The government is to change immigration rules after the Supreme Court declared its ban on non-EU foreign spouses aged under 21 coming to the UK was unlawful.
The ban, introduced by Labour in 2008, was designed to stop forced marriages, but judges said it interfered with the human rights of couples.
In future, any foreign national over the age of 18 will be able to join their partner in the UK.
The rule change will take effect from 28 November.
The Supreme Court case was brought by two couples, including Briton Amber Aguilar and her husband, Diego, from Chile, who were under 21 when the rule was introduced.
Diego was banned from staying with his wife in the UK once his student visa had expired.
When they took the legal action, judges at the High Court initially backed the home secretary’s power to deny entry or settlement visas to spouses under the age of 21.
But last month, declaring the rule incompatible with the couples’ rights, Lord Wilson said in the Supreme Court’s judgement the government had not shown a good case for interfering with the right to private and family life.
We are happy to see that the common sense prevails”
Joint Council for the Welfare of Immigrants
In a written ministerial statement on Monday, Immigration Minister Damian Green said that while the Supreme Court had “recognised that the secretary of state was pursuing a legitimate and rational aim of seeking to address forced marriage”, it judged that the rule “disproportionately interfered” with the rights in genuine marriages.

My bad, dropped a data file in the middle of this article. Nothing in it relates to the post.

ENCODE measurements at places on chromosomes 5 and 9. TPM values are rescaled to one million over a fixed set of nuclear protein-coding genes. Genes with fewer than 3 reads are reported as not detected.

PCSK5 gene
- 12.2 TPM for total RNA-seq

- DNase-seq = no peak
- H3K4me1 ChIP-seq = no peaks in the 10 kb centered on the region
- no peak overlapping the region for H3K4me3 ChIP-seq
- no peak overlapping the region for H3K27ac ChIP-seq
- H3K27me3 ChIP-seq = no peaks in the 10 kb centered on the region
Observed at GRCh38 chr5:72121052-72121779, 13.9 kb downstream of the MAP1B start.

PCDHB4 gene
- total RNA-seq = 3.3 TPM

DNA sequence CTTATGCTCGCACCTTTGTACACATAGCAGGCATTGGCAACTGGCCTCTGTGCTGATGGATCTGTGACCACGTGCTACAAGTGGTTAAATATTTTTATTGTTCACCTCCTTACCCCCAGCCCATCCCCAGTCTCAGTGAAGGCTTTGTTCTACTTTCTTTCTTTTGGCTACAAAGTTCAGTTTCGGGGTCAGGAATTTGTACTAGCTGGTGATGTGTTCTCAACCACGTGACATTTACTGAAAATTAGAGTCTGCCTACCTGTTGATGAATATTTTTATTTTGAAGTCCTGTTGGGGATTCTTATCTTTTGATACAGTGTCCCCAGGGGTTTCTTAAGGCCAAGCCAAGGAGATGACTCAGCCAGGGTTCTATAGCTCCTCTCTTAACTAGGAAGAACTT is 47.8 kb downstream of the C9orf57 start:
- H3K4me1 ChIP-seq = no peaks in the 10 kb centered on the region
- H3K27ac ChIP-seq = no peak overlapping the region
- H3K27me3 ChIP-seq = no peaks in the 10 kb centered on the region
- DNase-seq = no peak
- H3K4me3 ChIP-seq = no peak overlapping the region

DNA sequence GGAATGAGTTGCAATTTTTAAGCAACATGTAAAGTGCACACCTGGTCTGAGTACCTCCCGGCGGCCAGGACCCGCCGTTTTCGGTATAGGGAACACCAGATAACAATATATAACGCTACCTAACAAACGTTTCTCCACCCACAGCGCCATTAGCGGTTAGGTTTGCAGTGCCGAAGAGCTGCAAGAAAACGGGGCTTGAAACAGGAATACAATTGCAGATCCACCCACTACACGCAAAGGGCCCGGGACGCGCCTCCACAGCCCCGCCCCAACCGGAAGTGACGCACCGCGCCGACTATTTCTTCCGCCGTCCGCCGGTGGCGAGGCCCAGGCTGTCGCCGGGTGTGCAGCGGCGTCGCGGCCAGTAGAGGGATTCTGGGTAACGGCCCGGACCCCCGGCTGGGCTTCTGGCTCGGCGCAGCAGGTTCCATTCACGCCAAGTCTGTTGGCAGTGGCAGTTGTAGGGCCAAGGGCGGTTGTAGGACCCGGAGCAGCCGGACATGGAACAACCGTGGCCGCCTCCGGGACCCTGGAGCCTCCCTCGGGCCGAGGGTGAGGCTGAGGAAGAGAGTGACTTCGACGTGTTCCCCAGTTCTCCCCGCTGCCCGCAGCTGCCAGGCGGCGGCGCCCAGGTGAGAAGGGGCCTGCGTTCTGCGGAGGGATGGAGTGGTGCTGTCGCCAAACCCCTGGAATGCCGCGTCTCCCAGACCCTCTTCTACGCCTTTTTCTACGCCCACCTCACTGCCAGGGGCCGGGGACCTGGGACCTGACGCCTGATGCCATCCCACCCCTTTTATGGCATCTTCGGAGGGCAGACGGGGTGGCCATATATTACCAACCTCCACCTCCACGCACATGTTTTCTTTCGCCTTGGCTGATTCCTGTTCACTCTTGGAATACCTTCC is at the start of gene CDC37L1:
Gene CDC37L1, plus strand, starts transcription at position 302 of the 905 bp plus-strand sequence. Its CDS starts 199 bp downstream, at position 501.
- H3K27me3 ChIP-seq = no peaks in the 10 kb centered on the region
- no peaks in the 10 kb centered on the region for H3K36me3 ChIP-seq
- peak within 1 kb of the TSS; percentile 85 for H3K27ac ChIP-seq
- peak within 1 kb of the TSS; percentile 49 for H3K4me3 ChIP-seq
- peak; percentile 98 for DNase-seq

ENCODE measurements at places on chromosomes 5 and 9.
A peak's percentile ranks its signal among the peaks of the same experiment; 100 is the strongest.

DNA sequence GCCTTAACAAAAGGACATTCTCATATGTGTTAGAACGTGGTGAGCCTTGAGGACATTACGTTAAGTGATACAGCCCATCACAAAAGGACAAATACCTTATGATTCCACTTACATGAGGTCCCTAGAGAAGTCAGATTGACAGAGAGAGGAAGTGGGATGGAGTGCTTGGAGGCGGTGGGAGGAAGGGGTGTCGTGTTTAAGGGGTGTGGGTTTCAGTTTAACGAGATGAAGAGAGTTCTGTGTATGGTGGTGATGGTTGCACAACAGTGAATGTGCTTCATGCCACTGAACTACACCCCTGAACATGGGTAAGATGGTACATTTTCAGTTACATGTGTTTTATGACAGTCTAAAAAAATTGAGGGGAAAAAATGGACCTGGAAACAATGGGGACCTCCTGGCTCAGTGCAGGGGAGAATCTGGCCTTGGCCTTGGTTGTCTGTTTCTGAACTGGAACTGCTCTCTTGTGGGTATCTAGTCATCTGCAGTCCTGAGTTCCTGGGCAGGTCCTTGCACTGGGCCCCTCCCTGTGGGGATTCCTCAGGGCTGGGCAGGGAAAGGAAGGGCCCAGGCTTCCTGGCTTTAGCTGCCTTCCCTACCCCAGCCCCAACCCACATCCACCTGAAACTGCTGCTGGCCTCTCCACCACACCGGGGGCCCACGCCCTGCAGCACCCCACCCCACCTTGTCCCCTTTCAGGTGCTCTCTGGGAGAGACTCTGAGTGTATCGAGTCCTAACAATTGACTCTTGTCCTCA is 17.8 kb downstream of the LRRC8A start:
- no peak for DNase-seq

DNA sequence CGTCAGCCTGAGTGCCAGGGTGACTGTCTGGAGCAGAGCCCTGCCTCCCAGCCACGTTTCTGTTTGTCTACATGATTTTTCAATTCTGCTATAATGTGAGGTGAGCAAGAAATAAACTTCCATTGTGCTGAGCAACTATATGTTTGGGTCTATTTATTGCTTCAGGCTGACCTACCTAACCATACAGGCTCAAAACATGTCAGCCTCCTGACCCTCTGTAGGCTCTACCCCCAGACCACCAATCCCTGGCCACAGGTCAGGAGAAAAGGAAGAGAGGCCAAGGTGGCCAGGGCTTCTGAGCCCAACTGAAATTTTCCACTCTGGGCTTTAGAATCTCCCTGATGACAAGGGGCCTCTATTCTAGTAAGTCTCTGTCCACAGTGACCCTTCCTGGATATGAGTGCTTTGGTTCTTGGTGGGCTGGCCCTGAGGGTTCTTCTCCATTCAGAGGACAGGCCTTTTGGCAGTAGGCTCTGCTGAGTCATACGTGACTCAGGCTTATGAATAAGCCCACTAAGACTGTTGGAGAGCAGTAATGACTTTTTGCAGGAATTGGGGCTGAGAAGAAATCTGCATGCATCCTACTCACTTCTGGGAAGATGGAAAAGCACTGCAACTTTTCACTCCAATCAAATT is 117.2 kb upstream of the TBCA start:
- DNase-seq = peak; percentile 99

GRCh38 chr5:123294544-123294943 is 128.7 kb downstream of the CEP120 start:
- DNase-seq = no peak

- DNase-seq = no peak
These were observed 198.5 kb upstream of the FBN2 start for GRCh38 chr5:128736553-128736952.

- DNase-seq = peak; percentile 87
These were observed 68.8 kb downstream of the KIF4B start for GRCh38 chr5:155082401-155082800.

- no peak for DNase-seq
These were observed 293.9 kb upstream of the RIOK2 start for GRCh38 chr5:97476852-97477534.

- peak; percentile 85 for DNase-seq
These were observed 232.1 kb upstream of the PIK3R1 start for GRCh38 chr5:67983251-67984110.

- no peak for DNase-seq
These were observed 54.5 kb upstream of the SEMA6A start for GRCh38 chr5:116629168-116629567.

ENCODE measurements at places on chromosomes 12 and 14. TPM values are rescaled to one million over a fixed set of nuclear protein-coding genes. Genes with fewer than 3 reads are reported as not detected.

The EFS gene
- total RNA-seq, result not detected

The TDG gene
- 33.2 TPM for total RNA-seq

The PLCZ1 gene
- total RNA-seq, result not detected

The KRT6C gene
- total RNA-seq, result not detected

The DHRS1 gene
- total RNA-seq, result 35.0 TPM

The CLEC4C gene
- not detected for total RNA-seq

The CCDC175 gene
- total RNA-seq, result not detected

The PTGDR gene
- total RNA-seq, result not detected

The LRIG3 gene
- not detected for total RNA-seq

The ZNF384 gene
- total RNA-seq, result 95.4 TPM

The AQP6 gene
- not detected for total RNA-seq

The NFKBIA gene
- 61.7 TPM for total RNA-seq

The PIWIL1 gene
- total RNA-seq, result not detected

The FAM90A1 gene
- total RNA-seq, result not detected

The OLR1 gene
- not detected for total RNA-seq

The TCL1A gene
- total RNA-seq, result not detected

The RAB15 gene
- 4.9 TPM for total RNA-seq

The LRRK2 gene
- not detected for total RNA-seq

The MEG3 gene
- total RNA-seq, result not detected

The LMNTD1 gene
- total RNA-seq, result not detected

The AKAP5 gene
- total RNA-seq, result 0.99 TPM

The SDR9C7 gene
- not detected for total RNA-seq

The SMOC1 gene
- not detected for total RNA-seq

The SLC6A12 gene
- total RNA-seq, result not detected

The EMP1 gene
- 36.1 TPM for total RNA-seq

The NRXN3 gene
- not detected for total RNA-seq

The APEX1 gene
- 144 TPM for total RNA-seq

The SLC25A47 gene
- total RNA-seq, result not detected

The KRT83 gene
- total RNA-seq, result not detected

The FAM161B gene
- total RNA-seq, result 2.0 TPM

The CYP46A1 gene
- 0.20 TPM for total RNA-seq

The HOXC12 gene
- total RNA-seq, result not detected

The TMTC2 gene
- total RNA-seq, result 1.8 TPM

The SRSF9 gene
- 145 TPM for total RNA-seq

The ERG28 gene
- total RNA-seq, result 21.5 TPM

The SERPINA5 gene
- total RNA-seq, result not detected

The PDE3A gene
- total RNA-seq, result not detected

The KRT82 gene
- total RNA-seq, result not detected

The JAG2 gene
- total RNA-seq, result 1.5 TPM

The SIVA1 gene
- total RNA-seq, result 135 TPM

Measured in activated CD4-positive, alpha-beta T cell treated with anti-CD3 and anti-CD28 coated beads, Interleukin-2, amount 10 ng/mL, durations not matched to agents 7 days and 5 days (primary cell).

“Accordingly, the secretary of state has decided to revert to a minimum age of 18,” he said.
But the minister said there was “no place in British society for the practice of forced marriage” and the government was looking at what more could be done to identify and assist those at risk.
Habib Rahman, chief executive of the Joint Council for the Welfare of Immigrants (JCWI), said: “We welcome this move from the government to treat all spouses and civil partners equally.
“We are happy to see that the common sense prevails, and the end of discrimination against non-EU spouses and civil partners.”
When the age 21 restriction was introduced, the Home Office said it would “allow the young people involved to have completed their education as well as allowing them to gain in maturity and possess adequate life skills”.
The move was supported by both the Conservatives and Liberal Democrats in opposition – the latter describing it as “a welcome defence against abuses”.
The JCWI, which represented Mr and Mrs Aguilar at the Supreme Court, estimated that the change in age limit could allow up to 5,000 foreign spouses to settle in the UK every year.